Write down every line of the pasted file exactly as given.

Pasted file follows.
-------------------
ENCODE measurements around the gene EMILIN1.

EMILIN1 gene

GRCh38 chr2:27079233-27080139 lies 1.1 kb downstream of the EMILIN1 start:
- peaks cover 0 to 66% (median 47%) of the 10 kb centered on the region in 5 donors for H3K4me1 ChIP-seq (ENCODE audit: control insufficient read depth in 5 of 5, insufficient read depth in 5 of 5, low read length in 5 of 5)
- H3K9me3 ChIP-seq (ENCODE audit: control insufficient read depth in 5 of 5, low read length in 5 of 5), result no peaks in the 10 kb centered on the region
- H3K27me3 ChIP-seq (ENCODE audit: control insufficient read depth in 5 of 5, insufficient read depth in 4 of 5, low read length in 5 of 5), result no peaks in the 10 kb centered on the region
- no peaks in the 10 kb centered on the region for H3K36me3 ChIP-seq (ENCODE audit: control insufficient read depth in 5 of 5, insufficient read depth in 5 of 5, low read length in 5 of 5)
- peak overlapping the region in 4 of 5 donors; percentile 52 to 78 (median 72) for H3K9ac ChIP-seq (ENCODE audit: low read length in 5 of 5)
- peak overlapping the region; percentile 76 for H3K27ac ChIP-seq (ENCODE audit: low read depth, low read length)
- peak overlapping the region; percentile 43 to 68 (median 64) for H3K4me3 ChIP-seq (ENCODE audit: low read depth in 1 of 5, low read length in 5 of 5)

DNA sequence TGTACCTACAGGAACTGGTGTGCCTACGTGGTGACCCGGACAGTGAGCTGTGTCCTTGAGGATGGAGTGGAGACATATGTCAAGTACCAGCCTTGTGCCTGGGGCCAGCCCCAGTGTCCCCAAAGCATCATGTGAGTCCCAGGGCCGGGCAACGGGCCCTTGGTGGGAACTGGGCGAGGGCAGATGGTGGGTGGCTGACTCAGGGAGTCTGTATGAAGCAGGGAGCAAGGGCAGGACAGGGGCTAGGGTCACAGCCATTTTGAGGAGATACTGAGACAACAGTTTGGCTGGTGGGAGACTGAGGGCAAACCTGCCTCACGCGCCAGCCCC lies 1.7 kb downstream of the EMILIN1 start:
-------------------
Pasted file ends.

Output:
ENCODE measurements around the gene EMILIN1.

EMILIN1 gene

GRCh38 chr2:27079233-27080139 lies 1.1 kb downstream of the EMILIN1 start:
- peaks cover 0 to 66% (median 47%) of the 10 kb centered on the region in 5 donors for H3K4me1 ChIP-seq (ENCODE audit: control insufficient read depth in 5 of 5, insufficient read depth in 5 of 5, low read length in 5 of 5)
- H3K9me3 ChIP-seq (ENCODE audit: control insufficient read depth in 5 of 5, low read length in 5 of 5), result no peaks in the 10 kb centered on the region
- H3K27me3 ChIP-seq (ENCODE audit: control insufficient read depth in 5 of 5, insufficient read depth in 4 of 5, low read length in 5 of 5), result no peaks in the 10 kb centered on the region
- no peaks in the 10 kb centered on the region for H3K36me3 ChIP-seq (ENCODE audit: control insufficient read depth in 5 of 5, insufficient read depth in 5 of 5, low read length in 5 of 5)
- peak overlapping the region in 4 of 5 donors; percentile 52 to 78 (median 72) for H3K9ac ChIP-seq (ENCODE audit: low read length in 5 of 5)
- peak overlapping the region; percentile 76 for H3K27ac ChIP-seq (ENCODE audit: low read depth, low read length)
- peak overlapping the region; percentile 43 to 68 (median 64) for H3K4me3 ChIP-seq (ENCODE audit: low read depth in 1 of 5, low read length in 5 of 5)

DNA sequence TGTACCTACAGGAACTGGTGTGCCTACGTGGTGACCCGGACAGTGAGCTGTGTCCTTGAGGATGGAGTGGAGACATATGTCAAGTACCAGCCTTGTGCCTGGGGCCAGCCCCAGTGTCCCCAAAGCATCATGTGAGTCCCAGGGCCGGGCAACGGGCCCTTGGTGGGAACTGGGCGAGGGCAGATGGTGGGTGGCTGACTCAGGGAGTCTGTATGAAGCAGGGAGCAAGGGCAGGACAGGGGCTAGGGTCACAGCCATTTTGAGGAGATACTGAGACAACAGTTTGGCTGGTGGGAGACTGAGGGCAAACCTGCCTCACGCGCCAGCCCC lies 1.7 kb downstream of the EMILIN1 start: